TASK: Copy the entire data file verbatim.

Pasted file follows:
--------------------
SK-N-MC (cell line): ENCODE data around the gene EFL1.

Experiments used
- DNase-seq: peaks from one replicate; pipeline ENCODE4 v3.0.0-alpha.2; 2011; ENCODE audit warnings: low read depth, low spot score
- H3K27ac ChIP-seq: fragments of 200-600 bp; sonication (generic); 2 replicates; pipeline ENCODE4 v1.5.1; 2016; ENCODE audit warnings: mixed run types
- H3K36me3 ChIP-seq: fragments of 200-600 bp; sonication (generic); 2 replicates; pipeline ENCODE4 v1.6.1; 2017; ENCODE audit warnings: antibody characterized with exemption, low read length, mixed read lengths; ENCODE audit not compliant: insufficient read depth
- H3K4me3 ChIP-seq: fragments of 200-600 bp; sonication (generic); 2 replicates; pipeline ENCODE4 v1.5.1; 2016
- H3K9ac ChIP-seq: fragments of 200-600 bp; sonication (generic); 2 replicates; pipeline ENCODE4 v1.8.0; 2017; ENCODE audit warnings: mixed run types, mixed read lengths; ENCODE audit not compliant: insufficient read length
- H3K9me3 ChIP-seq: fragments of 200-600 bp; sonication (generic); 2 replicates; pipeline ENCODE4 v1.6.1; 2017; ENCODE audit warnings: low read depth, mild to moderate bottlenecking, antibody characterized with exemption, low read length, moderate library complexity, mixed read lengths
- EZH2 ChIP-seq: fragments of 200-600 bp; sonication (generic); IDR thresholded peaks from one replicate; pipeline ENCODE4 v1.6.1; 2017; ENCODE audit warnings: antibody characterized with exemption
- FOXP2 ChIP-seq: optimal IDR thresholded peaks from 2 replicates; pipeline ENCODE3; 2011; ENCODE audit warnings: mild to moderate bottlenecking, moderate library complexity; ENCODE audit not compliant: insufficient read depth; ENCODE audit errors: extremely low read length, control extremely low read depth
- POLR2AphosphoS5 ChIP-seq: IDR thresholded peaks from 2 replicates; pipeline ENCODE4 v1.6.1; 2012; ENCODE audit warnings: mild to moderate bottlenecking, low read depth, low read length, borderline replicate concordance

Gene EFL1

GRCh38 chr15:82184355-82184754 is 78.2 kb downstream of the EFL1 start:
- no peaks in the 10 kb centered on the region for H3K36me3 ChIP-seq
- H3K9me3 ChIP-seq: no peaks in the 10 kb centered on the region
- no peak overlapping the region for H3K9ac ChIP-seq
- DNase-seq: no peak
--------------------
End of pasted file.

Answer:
SK-N-MC (cell line): ENCODE data around the gene EFL1.

Experiments used
- DNase-seq: peaks from one replicate; pipeline ENCODE4 v3.0.0-alpha.2; 2011; ENCODE audit warnings: low read depth, low spot score
- H3K27ac ChIP-seq: fragments of 200-600 bp; sonication (generic); 2 replicates; pipeline ENCODE4 v1.5.1; 2016; ENCODE audit warnings: mixed run types
- H3K36me3 ChIP-seq: fragments of 200-600 bp; sonication (generic); 2 replicates; pipeline ENCODE4 v1.6.1; 2017; ENCODE audit warnings: antibody characterized with exemption, low read length, mixed read lengths; ENCODE audit not compliant: insufficient read depth
- H3K4me3 ChIP-seq: fragments of 200-600 bp; sonication (generic); 2 replicates; pipeline ENCODE4 v1.5.1; 2016
- H3K9ac ChIP-seq: fragments of 200-600 bp; sonication (generic); 2 replicates; pipeline ENCODE4 v1.8.0; 2017; ENCODE audit warnings: mixed run types, mixed read lengths; ENCODE audit not compliant: insufficient read length
- H3K9me3 ChIP-seq: fragments of 200-600 bp; sonication (generic); 2 replicates; pipeline ENCODE4 v1.6.1; 2017; ENCODE audit warnings: low read depth, mild to moderate bottlenecking, antibody characterized with exemption, low read length, moderate library complexity, mixed read lengths
- EZH2 ChIP-seq: fragments of 200-600 bp; sonication (generic); IDR thresholded peaks from one replicate; pipeline ENCODE4 v1.6.1; 2017; ENCODE audit warnings: antibody characterized with exemption
- FOXP2 ChIP-seq: optimal IDR thresholded peaks from 2 replicates; pipeline ENCODE3; 2011; ENCODE audit warnings: mild to moderate bottlenecking, moderate library complexity; ENCODE audit not compliant: insufficient read depth; ENCODE audit errors: extremely low read length, control extremely low read depth
- POLR2AphosphoS5 ChIP-seq: IDR thresholded peaks from 2 replicates; pipeline ENCODE4 v1.6.1; 2012; ENCODE audit warnings: mild to moderate bottlenecking, low read depth, low read length, borderline replicate concordance

Gene EFL1

GRCh38 chr15:82184355-82184754 is 78.2 kb downstream of the EFL1 start:
- no peaks in the 10 kb centered on the region for H3K36me3 ChIP-seq
- H3K9me3 ChIP-seq: no peaks in the 10 kb centered on the region
- no peak overlapping the region for H3K9ac ChIP-seq
- DNase-seq: no peak